What do you think of when you think of grits? Me? I think of Grandma Terrell. Not because she made them for us that I can remember but because I seem to remember her talking about grits and milk. I may be remembering wrong but that is what comes to mind. I don't know that I ever had them growing up at all.

    However, not long ago, my wonderful mother-in-law brought me a whole bunch of different grains from a gristmill they had visited. One of the things she brought was grits. I had no idea how to make grits so I just followed the directions on the bag.

    It took 10 minutes in the microwave. The measurements were 1 C grits to 2 1/2 C water. I also added salt to taste and a couple of tablespoons of margarine when they came out of the microwave. I really like them. They can be cooked on the stove top or in the microwave. I served them with some veggies that I cooked on the stove top. I will give you that concoction in another post.

    All in all, I would certainly recommend trying these. You should know that there are some rather large pieces of corn hull or husk or something in the grits that I had. Just be aware of how coarsely ground your grits are if you are serving them to small children. Also, if you have a corn allergy, these are not for you since most grits are ground up corn. But, this is allergy free otherwise.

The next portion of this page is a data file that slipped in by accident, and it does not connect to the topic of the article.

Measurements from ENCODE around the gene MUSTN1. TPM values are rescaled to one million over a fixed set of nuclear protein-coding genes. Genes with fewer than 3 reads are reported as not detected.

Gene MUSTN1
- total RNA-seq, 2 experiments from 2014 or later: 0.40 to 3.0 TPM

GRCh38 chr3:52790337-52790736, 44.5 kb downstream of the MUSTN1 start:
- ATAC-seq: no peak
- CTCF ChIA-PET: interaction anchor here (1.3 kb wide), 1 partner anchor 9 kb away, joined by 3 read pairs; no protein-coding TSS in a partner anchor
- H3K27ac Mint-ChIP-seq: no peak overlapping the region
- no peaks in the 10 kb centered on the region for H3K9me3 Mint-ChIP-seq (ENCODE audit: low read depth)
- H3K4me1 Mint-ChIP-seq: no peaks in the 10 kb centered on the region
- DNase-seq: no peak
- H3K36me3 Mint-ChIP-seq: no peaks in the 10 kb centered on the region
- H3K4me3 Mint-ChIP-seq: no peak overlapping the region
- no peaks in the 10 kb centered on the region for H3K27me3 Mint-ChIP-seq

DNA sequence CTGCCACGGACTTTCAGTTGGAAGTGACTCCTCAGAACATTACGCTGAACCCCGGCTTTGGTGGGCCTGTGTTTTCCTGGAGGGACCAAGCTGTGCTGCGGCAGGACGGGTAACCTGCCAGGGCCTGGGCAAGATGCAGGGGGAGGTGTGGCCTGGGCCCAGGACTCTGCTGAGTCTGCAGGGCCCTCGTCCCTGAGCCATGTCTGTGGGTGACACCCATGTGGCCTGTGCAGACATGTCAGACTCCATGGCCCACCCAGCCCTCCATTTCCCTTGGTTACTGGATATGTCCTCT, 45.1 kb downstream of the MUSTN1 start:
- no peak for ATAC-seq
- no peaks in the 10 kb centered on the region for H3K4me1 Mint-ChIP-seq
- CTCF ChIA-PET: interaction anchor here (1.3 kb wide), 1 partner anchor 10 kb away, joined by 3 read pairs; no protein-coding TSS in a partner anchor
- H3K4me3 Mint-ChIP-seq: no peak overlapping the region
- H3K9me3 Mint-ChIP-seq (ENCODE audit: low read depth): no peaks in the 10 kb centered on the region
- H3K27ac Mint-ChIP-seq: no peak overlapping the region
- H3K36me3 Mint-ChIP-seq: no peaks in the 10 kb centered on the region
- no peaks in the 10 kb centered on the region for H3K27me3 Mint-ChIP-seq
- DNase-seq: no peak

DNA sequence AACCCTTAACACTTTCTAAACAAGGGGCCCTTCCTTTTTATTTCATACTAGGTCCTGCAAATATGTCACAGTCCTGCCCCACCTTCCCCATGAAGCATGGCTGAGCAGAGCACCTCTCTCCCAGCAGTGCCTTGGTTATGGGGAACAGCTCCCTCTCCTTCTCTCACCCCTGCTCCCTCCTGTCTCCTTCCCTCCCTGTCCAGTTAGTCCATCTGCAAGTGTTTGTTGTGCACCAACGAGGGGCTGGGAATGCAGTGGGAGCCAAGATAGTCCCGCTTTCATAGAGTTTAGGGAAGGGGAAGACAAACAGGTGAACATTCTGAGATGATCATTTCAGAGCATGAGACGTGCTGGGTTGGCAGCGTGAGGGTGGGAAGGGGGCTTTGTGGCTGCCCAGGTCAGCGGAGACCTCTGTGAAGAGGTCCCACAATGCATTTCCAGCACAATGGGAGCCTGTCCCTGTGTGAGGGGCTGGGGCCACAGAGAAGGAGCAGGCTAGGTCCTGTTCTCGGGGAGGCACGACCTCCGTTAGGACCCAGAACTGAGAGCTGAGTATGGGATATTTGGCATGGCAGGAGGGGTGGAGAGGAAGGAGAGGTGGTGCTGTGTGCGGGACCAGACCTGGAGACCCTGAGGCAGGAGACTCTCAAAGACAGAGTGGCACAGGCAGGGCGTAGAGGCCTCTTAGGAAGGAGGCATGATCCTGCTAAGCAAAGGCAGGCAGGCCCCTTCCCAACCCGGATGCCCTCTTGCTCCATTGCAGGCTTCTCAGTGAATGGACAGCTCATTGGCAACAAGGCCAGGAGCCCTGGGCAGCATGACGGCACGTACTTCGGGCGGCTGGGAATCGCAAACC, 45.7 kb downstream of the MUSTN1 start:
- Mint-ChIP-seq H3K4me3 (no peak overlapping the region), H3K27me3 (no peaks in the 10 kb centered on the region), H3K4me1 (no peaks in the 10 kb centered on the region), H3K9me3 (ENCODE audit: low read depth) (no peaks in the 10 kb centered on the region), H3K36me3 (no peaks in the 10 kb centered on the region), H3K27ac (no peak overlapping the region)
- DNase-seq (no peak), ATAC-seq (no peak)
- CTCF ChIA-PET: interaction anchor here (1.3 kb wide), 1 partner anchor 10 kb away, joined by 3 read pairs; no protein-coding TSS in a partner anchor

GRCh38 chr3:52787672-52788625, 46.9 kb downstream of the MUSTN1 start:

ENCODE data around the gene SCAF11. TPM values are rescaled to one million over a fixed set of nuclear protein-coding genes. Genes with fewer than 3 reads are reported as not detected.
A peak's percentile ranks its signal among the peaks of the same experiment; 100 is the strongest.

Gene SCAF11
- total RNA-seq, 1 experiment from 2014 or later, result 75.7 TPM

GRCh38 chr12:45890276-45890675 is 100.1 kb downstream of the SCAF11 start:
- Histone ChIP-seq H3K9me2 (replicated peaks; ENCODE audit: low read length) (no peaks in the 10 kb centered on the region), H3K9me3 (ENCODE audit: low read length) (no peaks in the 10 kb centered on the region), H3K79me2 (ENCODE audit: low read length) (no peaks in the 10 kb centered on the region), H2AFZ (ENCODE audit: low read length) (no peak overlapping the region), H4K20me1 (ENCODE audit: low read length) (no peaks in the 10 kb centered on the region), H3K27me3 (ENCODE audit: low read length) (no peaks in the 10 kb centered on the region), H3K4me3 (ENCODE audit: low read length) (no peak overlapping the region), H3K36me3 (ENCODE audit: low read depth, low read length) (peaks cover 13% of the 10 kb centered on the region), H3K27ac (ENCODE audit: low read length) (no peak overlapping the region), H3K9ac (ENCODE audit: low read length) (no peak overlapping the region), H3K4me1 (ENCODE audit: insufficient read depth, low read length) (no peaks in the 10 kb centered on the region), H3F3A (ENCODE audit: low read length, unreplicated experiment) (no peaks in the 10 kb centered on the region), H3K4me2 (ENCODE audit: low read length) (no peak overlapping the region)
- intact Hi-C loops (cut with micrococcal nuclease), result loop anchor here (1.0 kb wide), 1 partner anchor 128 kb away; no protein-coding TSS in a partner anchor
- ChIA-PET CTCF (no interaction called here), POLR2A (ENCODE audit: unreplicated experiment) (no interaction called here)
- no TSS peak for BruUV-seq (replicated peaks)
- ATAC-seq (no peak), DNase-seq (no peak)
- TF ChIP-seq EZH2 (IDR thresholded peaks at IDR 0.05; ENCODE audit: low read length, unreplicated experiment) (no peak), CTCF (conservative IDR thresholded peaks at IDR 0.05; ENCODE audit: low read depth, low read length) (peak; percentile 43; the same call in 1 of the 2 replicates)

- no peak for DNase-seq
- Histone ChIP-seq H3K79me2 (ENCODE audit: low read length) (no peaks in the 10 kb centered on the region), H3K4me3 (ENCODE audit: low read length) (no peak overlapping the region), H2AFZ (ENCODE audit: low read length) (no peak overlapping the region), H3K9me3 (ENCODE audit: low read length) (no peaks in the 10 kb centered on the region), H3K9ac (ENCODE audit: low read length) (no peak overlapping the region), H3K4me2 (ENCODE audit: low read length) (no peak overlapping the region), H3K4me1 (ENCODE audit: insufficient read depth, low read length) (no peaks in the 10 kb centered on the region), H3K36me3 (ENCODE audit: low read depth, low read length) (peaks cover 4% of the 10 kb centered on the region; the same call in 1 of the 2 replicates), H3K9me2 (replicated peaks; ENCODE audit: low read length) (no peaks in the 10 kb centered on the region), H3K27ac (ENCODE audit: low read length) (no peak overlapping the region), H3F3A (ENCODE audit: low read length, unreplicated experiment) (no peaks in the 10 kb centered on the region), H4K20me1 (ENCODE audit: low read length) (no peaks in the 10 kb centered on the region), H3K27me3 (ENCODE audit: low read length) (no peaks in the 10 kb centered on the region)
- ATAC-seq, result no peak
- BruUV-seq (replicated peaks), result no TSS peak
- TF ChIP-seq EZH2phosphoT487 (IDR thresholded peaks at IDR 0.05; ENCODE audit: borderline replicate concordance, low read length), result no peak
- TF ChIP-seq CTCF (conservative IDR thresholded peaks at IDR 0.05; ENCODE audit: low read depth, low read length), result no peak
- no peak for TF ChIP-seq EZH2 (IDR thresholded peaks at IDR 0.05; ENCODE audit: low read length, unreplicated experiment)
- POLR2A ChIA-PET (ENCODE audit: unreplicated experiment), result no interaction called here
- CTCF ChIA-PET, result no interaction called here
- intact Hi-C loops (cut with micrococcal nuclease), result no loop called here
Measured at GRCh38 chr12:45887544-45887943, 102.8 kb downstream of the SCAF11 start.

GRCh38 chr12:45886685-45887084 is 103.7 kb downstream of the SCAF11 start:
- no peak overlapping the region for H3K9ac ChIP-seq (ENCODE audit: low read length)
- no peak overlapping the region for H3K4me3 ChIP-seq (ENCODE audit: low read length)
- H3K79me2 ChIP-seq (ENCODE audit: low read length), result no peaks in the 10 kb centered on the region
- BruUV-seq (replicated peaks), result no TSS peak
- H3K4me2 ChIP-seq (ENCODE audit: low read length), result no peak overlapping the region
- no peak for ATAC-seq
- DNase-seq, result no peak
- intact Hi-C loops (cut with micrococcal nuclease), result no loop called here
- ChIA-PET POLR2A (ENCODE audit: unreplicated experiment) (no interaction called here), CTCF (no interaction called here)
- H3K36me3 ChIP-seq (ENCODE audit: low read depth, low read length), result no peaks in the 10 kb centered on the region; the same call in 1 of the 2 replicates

At any rate, something new that the girls ate - a positive dinner.

    Saturday, August 13, 2011

    Not Your Normal Bean Dip

    For dinner the other evening, I cut up some fresh veggies. The girls normally balk at just plain old veggies so I thought I would whip out some kind of a dip. What came to mind is hummus. Now, I don't know if I can technically call this hummus or not since it is not made of chickpeas so bean dip it is.

    I just mentally ran through what I had around, including the freezer, and in the freezer I had great northern beans. When I cook beans, I take the whole bag of dried beans and cook them all at once. Then I freeze whatever I didn't use in 2 cup portions, which is about the same amount as 1 can of beans from the store. So, white beans it was.

    I pulled them out and threw them in the microwave to thaw, along with a bunch of red bell peppers that I had already cut up. After they were thawed, I dumped them in the blender with some sunflower butter (again, what I had), lemon juice, cumin, paprika, salt, and pepper. I pureed it all up and served it.

    Once again, the girls wouldn't eat it even though 2 of them said it was good. I don't know. I will just keep trying, I guess. The next "try" will be to see if hummus freezes and thaws since I can't eat all of this by myself and I don't think my husband will help.

    Oh, here's the actual recipe!

    Not Your Normal Bean Dip -
    • 2 cups OR 1 15oz can any kind of white bean
    • 1/2 sliced red bell pepper